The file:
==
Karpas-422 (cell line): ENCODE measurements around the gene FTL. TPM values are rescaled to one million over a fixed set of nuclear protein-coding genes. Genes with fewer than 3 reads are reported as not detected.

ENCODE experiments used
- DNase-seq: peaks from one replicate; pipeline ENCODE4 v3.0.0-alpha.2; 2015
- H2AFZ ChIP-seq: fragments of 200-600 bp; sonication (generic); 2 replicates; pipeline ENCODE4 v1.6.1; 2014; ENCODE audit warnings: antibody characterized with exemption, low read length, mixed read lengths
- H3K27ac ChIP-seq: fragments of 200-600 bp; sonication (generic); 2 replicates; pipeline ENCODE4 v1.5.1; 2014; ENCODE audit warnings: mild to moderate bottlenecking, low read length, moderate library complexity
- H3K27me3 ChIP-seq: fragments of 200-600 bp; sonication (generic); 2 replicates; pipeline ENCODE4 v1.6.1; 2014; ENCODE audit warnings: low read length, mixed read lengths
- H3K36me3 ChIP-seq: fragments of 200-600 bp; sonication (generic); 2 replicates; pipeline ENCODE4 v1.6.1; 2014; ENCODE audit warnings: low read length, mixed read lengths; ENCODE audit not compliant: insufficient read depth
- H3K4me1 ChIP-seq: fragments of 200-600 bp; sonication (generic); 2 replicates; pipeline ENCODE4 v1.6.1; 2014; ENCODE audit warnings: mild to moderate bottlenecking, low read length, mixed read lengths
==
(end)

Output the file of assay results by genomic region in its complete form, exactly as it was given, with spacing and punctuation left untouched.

Karpas-422 (cell line): ENCODE measurements around the gene FTL. TPM values are rescaled to one million over a fixed set of nuclear protein-coding genes. Genes with fewer than 3 reads are reported as not detected.

ENCODE experiments used
- DNase-seq: peaks from one replicate; pipeline ENCODE4 v3.0.0-alpha.2; 2015
- H2AFZ ChIP-seq: fragments of 200-600 bp; sonication (generic); 2 replicates; pipeline ENCODE4 v1.6.1; 2014; ENCODE audit warnings: antibody characterized with exemption, low read length, mixed read lengths
- H3K27ac ChIP-seq: fragments of 200-600 bp; sonication (generic); 2 replicates; pipeline ENCODE4 v1.5.1; 2014; ENCODE audit warnings: mild to moderate bottlenecking, low read length, moderate library complexity
- H3K27me3 ChIP-seq: fragments of 200-600 bp; sonication (generic); 2 replicates; pipeline ENCODE4 v1.6.1; 2014; ENCODE audit warnings: low read length, mixed read lengths
- H3K36me3 ChIP-seq: fragments of 200-600 bp; sonication (generic); 2 replicates; pipeline ENCODE4 v1.6.1; 2014; ENCODE audit warnings: low read length, mixed read lengths; ENCODE audit not compliant: insufficient read depth
- H3K4me1 ChIP-seq: fragments of 200-600 bp; sonication (generic); 2 replicates; pipeline ENCODE4 v1.6.1; 2014; ENCODE audit warnings: mild to moderate bottlenecking, low read length, mixed read lengths